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Ahmadinejad’s Soccer Power Play

Iranian President Mahmoud Ahmadinejad, who, like Mike Krzyzewski and Jeff Samardzija, has a surname I will never fail to copy and paste, was hoping a recent World Cup qualifier against Saudi Arabia would help him curry favor with voters. However, Iran squandered a late lead and lost the home match, 2-1. Ahmadinejad then quickly moved against head coach Ali Daei:

Ahmadinejad had hoped a victory would bring him political capital before the presidential poll in June. The desire to score a propaganda coup even prompted the president’s fans to credit him when Iran took a 1-0 lead. But the euphoria evaporated in the last 12 minutes and Daei’s fate was sealed as a mass mobile phone text to Ahmadinejad’s supporters went out, reading: “Due to the importance of national public opinion to Dr Ahmadinejad, Ali Daei has been forced out.”

Fairly pedestrian stuff for a tyrant, and at least he’s not pulling an Uday on his disgraced footballers. What’s interesting, though, is whether FIFA, which strictly bans political meddling, will suspend Iran for a second time.

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Israel Soccer’s Raw Deal

After a crushing loss to Greece, it’s almost certain that Israel will once again fail to qualify for the World Cup. Israel is by no means a soccer power, but their qualifying road is harder than it should be.

For years, Israel competed within the Asian Football Confederation (AFC) because doing so made perfect geographic sense. Israel is, after all, an Asian nation. Eventually, though, Arab states hostile to Israel, starting with Kuwait at the 1974 Asian Games, refused to take the pitch against them. Rather than award forfeit victories to Israel, the AFC capitulated and expelled Israel from Asian football. As a consequence, the Israeli national team was–to borrow the obvious yet fitting metaphor–forced to wander the soccer wilderness for years.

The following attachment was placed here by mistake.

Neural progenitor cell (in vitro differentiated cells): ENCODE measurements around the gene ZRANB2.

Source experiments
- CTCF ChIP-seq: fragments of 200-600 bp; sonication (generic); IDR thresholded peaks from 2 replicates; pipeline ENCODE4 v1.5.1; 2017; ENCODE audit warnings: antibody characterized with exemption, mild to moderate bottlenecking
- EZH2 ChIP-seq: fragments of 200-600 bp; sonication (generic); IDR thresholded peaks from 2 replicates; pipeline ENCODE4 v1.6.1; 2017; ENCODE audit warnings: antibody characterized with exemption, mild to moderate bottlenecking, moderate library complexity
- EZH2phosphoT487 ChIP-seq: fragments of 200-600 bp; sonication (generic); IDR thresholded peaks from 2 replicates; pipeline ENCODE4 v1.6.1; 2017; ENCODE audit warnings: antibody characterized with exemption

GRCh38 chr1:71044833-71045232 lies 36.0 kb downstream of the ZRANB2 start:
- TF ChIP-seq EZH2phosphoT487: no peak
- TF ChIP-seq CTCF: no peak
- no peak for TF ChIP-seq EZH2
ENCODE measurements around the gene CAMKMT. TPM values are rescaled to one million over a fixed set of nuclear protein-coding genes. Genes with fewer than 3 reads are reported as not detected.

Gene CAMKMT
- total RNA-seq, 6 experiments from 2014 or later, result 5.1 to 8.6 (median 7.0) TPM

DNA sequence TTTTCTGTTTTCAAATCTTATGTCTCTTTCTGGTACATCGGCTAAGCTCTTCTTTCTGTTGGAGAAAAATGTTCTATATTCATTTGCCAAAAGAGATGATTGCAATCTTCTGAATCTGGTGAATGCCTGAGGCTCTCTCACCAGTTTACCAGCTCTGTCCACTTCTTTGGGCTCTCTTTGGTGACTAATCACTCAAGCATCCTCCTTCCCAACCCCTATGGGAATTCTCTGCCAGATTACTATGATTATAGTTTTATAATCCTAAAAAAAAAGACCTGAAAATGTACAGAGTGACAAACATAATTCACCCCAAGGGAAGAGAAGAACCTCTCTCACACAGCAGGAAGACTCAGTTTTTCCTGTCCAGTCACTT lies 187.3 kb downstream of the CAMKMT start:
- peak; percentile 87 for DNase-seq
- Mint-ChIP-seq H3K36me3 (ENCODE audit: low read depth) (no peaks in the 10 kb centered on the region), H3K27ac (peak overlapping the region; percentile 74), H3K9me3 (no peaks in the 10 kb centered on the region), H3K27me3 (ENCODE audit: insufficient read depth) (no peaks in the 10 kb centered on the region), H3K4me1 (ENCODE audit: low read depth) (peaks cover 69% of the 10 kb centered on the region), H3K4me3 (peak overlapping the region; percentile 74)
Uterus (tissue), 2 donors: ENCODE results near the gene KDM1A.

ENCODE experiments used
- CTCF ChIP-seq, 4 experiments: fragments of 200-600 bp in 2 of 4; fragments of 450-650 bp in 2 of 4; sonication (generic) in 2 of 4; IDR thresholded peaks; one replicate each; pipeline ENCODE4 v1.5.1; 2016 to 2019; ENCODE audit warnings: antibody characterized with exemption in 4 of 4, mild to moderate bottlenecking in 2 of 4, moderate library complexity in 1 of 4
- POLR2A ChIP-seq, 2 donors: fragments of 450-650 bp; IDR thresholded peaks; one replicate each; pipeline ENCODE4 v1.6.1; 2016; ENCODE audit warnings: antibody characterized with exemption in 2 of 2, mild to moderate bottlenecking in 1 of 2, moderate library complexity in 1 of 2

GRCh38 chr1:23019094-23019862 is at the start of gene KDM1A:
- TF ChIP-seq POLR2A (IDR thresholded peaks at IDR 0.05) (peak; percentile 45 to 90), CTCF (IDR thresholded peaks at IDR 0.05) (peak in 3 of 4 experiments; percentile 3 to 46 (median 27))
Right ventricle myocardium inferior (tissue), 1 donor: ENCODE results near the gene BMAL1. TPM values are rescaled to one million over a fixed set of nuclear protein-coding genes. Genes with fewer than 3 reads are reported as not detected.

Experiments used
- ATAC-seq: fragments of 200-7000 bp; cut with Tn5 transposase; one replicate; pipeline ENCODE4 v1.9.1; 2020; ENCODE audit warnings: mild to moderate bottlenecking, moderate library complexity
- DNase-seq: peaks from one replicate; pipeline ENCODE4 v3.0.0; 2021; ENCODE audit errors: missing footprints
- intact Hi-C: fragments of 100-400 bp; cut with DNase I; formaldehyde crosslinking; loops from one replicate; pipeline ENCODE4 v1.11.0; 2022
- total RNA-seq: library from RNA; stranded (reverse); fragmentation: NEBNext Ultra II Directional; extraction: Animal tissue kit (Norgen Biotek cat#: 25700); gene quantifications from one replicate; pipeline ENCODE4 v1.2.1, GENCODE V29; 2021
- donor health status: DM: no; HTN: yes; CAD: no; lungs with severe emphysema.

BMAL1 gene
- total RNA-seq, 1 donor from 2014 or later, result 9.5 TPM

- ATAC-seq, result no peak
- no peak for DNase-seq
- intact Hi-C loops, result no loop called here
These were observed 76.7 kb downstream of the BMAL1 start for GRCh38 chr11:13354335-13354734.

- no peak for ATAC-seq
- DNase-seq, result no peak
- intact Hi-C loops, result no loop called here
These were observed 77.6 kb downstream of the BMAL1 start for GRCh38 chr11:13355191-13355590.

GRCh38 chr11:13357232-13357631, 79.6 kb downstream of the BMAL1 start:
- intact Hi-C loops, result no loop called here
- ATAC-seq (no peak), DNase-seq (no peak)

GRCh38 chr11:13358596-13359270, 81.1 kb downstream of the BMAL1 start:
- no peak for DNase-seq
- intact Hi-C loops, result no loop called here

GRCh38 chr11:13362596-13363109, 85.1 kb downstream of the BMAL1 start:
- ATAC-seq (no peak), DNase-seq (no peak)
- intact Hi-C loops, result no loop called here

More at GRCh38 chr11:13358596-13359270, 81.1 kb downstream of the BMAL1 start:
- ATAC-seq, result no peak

In the 1980s, this led to the absurdity of having Israel compete in the Oceania qualifying group against distant countries like Australia, New Zealand, and Fiji. Finally, in the early 1990s, Israel became a member of UEFA, which meant toiling against the august European powers of the sport. And those are Israel’s unenviable straits today.

For the 2010 qualifiers, FIFA placed Israel in a group with Greece (FIFA world ranking: 19), Switzerland (22), Latvia (71), Moldova (98), and Luxembourg (121). Had Israel not been exiled from the Asian football circuit–where they logically belong–they’d be presently competing with AFC Group A teams like Australia (ranking: 32), Japan (35), Bahrain (67), Uzbekistan (74), and Qatar (87); or AFC Group B teams like Iran (42), South Korea (44), Saudi Arabia (55), North Korea (107), and UAE (116). Israel, who’s ranked 18th, would’ve had a measurably easier route to the World Cup had they been allowed to compete on their own continent.

If nothing else, the Israeli athletes deserve a fairer shake.